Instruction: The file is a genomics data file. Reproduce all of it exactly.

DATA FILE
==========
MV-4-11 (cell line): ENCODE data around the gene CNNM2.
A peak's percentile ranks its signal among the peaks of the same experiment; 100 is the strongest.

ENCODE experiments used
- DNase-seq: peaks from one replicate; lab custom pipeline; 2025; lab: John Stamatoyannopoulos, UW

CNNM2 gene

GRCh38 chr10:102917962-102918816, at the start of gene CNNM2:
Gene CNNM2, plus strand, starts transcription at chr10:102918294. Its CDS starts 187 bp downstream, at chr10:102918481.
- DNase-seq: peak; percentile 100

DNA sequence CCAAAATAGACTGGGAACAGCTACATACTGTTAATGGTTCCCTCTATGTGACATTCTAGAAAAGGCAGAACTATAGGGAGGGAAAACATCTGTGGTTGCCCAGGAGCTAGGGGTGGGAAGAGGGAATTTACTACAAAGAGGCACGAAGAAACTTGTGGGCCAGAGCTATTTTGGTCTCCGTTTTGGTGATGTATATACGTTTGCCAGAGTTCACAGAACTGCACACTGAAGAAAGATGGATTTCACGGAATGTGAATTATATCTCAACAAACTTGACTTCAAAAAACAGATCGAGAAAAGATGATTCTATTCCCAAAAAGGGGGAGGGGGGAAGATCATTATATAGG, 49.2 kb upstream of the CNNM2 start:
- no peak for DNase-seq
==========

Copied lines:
MV-4-11 (cell line): ENCODE data around the gene CNNM2.
A peak's percentile ranks its signal among the peaks of the same experiment; 100 is the strongest.

ENCODE experiments used
- DNase-seq: peaks from one replicate; lab custom pipeline; 2025; lab: John Stamatoyannopoulos, UW

CNNM2 gene

GRCh38 chr10:102917962-102918816, at the start of gene CNNM2:
Gene CNNM2, plus strand, starts transcription at chr10:102918294. Its CDS starts 187 bp downstream, at chr10:102918481.
- DNase-seq: peak; percentile 100

DNA sequence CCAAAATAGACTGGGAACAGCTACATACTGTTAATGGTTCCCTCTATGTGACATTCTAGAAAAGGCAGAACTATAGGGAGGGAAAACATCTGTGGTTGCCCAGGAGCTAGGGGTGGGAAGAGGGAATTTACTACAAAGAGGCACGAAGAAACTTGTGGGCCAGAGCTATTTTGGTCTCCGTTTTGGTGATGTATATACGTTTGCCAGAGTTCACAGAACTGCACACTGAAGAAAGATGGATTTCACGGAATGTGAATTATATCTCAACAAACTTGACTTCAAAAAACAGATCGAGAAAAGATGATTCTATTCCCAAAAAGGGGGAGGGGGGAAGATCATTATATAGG, 49.2 kb upstream of the CNNM2 start:
- no peak for DNase-seq